"[Earlier in the campaign] Trump dominated the earned media, made himself accessible, which resonated into the local markets, where [Clinton] was peppering the swing states with ads that stepped on Trump as a candidate and didn't lift her up," Derham said.

Once iQ Media's new platform is up and running, Derham has plans for expanding the platform, including providing more context references to the logos that are found.

"Are you watching a sports event—soccer players or football players? Is it an interview? Is it a boy riding a bike in a park? That will add a depth and breadth to it that will expand on some things we already have, like tonality," he said.

Derham also wants to improve the platform's reach and speed.

"There's no reason why we can't do this on any television station anywhere in the world, and there's no reason why we can't do this and bring it down to 30 seconds," he said. "We see all of those things within our parameters right now. It's just a function of how quick we want to be."

Article originally appeared on Adweek Advertising & Branding: Link.

Ad of the Day: eBay Returns to TV for the Holidays With a Campaign About Thoughtful Gifting

The perfect gift depends on the recipient. It's a simple truth that eBay is smartly playing up in its new holiday campaign.

A 30-second centerpiece spot, titled "The Giver," focuses on the range of personalized items available via the online marketplace. The camera opens on a shipping box, waiting on a doorstep.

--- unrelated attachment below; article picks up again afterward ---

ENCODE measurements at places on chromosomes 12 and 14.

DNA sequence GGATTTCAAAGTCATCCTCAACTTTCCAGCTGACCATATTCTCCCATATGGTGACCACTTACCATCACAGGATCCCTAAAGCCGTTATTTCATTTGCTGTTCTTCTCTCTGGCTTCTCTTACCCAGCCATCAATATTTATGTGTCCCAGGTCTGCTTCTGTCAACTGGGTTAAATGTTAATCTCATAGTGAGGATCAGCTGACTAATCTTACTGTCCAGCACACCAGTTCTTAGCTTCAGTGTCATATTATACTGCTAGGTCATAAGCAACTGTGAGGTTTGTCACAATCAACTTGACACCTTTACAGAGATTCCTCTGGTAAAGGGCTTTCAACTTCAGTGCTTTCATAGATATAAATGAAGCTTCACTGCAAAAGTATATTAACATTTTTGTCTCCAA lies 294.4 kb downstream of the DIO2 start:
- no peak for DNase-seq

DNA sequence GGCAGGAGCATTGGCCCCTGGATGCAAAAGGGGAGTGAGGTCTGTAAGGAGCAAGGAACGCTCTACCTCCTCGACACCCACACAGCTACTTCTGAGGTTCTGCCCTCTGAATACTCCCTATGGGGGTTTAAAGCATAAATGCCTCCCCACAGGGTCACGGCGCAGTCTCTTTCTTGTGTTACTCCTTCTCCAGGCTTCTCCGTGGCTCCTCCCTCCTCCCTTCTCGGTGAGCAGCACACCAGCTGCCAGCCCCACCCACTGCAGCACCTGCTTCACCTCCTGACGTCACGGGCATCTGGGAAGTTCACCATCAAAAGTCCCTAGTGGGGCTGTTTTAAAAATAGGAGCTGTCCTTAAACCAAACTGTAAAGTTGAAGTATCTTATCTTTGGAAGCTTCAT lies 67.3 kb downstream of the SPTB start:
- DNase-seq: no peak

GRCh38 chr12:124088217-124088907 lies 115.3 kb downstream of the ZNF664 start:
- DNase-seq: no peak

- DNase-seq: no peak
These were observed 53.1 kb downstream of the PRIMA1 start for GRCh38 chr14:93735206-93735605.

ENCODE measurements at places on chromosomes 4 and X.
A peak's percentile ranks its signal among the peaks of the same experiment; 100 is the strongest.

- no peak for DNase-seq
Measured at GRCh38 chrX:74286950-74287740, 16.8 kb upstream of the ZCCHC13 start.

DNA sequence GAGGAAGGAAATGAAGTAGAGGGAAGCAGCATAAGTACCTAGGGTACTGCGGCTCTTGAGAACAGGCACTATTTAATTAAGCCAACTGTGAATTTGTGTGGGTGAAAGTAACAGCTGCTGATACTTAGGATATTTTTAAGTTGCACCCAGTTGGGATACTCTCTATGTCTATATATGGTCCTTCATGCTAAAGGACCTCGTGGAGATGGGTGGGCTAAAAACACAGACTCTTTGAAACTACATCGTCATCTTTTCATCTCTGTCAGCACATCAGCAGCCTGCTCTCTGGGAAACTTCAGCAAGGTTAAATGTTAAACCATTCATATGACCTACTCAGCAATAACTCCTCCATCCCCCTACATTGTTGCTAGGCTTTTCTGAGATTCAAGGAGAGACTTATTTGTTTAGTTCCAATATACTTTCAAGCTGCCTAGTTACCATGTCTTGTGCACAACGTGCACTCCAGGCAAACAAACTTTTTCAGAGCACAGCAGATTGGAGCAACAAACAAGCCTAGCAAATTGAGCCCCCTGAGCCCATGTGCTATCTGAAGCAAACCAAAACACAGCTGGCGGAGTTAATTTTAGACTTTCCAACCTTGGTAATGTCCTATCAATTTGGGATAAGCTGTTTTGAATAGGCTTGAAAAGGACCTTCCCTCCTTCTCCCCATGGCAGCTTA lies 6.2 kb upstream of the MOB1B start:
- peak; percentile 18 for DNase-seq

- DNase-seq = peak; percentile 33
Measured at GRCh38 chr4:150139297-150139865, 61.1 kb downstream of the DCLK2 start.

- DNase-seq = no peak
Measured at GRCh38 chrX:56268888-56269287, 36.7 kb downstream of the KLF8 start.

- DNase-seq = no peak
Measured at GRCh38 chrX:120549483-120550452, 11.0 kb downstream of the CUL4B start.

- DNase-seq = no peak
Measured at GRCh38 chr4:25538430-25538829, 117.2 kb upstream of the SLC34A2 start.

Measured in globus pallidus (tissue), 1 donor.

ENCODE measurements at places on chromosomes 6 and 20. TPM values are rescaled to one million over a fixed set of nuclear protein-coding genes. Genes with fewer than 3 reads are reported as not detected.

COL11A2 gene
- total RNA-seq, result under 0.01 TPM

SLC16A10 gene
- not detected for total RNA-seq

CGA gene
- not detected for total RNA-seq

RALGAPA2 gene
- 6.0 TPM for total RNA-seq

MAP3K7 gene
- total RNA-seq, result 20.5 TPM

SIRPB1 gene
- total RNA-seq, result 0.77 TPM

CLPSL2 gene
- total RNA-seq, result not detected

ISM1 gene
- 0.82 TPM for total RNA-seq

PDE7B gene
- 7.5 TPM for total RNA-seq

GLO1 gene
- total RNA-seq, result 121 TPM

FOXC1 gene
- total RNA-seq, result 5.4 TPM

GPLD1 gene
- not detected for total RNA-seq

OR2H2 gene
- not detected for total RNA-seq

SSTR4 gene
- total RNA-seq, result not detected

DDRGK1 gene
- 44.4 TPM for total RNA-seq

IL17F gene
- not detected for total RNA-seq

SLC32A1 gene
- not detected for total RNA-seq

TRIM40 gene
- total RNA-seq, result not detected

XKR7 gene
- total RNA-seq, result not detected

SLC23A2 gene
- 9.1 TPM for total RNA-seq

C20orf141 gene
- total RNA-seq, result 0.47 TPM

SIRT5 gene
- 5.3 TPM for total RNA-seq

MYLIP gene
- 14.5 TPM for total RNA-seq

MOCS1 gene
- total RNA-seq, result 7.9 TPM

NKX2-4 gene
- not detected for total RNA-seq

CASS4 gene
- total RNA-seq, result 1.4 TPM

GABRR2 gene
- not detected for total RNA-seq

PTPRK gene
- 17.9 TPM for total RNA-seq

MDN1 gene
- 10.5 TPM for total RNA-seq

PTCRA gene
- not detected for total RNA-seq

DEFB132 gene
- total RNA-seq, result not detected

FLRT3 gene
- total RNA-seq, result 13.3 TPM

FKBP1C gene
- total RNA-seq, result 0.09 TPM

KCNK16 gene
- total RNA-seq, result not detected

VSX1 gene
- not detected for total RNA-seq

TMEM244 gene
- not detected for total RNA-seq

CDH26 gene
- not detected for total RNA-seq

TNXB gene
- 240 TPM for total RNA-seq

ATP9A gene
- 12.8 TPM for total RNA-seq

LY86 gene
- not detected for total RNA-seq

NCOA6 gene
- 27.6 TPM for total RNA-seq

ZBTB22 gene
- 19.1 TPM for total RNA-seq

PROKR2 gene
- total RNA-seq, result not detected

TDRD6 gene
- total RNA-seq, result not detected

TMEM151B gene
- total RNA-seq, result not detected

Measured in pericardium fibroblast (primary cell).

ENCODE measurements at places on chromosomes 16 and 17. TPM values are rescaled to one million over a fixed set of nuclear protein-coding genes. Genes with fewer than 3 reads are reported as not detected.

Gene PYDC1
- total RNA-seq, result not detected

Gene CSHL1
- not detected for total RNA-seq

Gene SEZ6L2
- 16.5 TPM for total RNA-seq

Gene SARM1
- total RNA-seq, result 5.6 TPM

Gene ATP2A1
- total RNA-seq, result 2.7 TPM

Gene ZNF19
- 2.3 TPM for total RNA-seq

"This is the one," says the voiceover. "The one from her favorite movie." A man removes a handbag from the box. "The one for an adventurer," the voice adds, as a woman removes what looks like a leather satchel, or the world's smallest flight jacket. And so forth.

Eventually, a little girl pulls a Barbie doll out of a box, beaming.

"Happiness is different things to different people," croons the only lyric in the bouncy soundtrack. "The gift they're waiting for, is waiting on eBay," says the voiceover, in a sort of dialogue with the singer. "That's what happiness is," the singer replies.

San-Francisco based Pereira & O'Dell created the campaign, which launches Wednesday on TV. These are the brand's first national holiday TV ads in nearly two years

"While the convenience of holiday shopping has increased, the thoughtfulness of gifting has decreased," says P.J. Pereira, agency co-founder and chief creative officer. "The holidays are about spending quality time with family and friends, and the gifts we exchange should reflect these special relationships. eBay is uniquely positioned to help people find perfect gifts for the ones they love, and the new campaign brings this idea to life."

It's a clear message, based on an insight that should be strong enough in its own right to get consumers in the proverbial door. It's also a strategy meant to answer what the retailer is framing as a vacuum in the absence of a single must-have gift this year. eBay is also citing, based on its own research, frustration among shoppers in finding deals on the presents they do want to buy.

But whether eBay is really the right place to do that—or is better suited to finding deals on a bunch of stuff you don't want—remains to be seen.

CREDITS
Client: eBay
Agency: Pereira & O'Dell, San Francisco

Article originally appeared on Adweek Advertising & Branding: Link.